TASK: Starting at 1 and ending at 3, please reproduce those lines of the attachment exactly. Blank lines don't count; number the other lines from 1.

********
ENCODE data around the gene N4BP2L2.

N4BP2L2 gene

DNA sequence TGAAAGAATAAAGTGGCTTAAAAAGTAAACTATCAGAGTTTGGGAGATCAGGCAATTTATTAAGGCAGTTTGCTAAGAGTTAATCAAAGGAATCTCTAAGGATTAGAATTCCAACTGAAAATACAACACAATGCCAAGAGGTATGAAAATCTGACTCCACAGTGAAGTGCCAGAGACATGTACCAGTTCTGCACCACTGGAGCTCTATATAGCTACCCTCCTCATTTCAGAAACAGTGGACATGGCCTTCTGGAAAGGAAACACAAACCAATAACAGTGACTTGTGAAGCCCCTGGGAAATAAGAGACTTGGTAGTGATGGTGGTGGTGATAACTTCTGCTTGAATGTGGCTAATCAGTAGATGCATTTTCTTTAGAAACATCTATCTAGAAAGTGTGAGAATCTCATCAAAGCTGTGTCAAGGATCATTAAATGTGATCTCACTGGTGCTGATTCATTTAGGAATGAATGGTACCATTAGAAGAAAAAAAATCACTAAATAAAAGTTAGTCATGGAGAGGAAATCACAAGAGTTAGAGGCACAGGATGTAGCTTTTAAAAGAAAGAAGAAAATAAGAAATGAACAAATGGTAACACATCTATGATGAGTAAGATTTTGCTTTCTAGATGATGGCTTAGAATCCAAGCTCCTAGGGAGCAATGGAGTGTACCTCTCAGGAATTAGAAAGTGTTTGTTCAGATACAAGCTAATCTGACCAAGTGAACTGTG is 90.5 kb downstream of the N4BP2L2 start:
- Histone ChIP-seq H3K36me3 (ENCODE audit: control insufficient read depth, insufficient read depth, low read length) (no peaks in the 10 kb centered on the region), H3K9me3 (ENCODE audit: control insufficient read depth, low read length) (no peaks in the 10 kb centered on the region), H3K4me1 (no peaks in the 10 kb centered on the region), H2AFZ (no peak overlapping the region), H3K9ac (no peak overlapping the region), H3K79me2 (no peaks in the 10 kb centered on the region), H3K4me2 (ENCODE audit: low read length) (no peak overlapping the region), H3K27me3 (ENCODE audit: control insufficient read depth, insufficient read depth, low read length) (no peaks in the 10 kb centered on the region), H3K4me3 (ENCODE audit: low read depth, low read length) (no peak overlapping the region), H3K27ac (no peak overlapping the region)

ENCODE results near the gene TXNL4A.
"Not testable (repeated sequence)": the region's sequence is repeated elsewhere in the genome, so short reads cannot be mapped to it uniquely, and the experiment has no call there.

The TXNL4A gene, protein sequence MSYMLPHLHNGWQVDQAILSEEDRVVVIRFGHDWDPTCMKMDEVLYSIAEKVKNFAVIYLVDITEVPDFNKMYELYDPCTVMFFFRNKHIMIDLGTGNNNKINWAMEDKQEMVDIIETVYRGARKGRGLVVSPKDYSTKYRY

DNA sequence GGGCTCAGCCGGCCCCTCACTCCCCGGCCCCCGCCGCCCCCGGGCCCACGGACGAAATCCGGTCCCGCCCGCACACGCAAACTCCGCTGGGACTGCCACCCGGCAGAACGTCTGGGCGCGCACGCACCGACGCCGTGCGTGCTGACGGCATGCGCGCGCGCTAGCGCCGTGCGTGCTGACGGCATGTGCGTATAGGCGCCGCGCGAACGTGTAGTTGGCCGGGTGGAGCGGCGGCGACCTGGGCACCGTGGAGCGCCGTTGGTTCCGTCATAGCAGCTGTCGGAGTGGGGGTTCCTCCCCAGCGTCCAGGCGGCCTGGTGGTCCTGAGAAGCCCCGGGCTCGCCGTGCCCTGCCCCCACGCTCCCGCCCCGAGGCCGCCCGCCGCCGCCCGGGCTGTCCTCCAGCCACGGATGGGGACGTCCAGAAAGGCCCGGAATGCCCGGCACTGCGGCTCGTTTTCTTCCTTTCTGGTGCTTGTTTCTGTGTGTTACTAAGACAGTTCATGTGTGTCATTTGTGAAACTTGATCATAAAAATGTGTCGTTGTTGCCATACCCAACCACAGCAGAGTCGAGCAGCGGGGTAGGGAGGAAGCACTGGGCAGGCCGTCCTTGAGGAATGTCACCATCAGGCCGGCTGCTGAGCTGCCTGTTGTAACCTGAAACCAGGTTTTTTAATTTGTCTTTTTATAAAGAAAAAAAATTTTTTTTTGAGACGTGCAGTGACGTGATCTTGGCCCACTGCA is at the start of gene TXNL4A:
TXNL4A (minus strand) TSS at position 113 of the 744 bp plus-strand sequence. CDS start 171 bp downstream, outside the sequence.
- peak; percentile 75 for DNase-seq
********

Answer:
ENCODE data around the gene N4BP2L2.

N4BP2L2 gene

DNA sequence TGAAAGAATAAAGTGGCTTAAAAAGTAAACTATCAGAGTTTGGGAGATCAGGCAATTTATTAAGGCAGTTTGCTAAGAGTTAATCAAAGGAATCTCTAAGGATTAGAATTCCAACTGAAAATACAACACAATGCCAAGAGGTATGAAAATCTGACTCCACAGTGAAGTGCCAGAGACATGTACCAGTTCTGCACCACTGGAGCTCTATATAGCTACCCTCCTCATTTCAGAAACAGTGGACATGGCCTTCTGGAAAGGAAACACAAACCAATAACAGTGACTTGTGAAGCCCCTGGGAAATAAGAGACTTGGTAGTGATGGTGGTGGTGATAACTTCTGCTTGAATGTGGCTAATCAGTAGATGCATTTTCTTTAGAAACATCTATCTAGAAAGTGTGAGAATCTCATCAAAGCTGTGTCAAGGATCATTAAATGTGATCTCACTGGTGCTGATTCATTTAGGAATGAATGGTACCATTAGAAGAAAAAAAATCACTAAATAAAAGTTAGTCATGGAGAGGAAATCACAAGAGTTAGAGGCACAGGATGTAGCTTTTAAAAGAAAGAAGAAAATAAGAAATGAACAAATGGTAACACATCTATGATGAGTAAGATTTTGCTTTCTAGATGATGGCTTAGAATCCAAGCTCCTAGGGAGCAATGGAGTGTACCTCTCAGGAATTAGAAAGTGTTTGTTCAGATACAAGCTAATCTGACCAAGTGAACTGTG is 90.5 kb downstream of the N4BP2L2 start: